Trying to experiment with charcoal drawing can be a little challenging sometimes. After all, not being able to understand how the artist has achieved certain tones or values can be frustrating! So, like with anything, start with the basics, and work your way up. In this article we are going to help you do just this- tell you all about different types of drawing charcoal!
The willow branches or grapevine portions are the most basic types of drawing charcoal. Since there is no binder in them, they are highly fragile and powdery. They can be directly used on paper in the raw form; however, the charcoal does not stick to the paper due to the lack of a binding agent. The absence of a binder in willow and vine charcoal means that the drawing is not protected from smudge.
On the other hand, some advantages of charcoal as a drawing medium are that it can be readily smoothed out and erased easily and, a wide range of tonal values and a variety of appealing textures can be achieved.
As the name suggests, Powdered charcoal is charcoal in the form of a fine powder. Willow or vine charcoal is crushed into a powder material to make charcoal powder. It is traditionally employed to give a design a softer aspect or to tone down huge portions. The grey will tone down the paper's brilliant white, allowing light regions to be "lifted out." With a paintbrush, tissue, napkin, or paper stump, you may quickly cover big areas with charcoal powder.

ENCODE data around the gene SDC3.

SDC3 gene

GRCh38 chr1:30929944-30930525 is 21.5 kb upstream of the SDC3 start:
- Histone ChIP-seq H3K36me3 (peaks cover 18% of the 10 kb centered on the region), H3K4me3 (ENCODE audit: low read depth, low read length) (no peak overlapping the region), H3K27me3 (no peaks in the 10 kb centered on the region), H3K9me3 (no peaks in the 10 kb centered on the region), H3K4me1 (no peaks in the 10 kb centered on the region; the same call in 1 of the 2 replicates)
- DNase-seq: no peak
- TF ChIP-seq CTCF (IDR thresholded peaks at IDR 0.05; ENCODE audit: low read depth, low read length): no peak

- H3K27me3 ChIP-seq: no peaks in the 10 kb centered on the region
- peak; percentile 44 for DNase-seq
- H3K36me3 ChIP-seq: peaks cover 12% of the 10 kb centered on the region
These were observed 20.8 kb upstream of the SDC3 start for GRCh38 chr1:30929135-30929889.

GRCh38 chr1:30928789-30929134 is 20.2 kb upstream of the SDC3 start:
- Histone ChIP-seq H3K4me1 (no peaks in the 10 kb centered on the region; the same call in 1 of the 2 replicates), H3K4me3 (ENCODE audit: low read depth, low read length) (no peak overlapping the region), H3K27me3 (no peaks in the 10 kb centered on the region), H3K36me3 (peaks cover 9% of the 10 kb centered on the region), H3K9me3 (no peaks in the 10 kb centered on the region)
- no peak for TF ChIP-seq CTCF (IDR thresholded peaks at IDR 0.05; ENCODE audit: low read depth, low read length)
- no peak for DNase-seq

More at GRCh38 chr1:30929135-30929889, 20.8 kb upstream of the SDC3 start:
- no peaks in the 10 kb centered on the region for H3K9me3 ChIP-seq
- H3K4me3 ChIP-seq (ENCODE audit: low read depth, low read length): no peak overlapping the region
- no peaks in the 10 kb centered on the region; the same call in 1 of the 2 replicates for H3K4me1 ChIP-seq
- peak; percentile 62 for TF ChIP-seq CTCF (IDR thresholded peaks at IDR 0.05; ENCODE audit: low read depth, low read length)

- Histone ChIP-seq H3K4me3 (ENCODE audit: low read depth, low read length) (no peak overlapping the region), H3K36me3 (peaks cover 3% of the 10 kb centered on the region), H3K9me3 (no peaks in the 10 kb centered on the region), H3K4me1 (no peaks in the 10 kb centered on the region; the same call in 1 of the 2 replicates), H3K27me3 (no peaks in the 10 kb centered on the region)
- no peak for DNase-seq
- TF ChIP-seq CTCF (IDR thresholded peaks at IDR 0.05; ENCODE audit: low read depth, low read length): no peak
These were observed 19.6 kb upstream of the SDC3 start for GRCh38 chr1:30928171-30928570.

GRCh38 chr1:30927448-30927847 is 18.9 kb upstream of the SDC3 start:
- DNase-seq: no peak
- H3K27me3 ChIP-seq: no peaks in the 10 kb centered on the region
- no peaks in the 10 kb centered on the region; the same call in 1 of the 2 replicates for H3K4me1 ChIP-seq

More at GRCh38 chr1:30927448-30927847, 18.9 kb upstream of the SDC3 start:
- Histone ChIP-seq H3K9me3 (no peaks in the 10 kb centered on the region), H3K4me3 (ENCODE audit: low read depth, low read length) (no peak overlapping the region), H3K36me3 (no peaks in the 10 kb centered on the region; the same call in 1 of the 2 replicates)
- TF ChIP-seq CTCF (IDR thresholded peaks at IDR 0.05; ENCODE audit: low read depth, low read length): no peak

Compressed charcoal is made from powdered charcoal that has been bound with gum or wax. The suppleness of the charcoal stick is determined by the amount of powdered charcoal and binding agent employed, affecting the hues of each stick at the same time. Compressed charcoal may be sharpened because of its hardness, allowing for finer intricate lines that are impossible to produce otherwise.
However, if wet media is used over it, it can be more difficult to erase and can bleed.
Hate being fussy? Then charcoal pencils are going to be your best friends! They are simply compressed charcoal encased in wooden or paper cylinders. This variation in artists’ charcoal allows you to create precise, sharp, and clean drawings similar to those made with graphite pencils. However, what makes charcoal pencils different from graphite pencils is their ability to create very deep black matte areas and hues without a sheen. With charcoal pencils, you can make your artwork as detailed as you want it to be. Its variations range from hard to extremely soft, commonly graded as HB to 6B.
It is commonly used to add detailing to the eyes, lips, accessories, etc. in portraits.
Finally, we have Tinted charcoal on the list. It is a mix of charcoal powder and colour pigmented binder. It works just like regular charcoal pencils and compressed charcoal sticks. Because tinted charcoal is based on the dark grey and black tones of ordinary charcoal powder, the colours they produce are rather faint and muted.
We hope that this article cleared up your confusion about different types of drawing charcoal and inspired you to create you next charcoal masterpiece!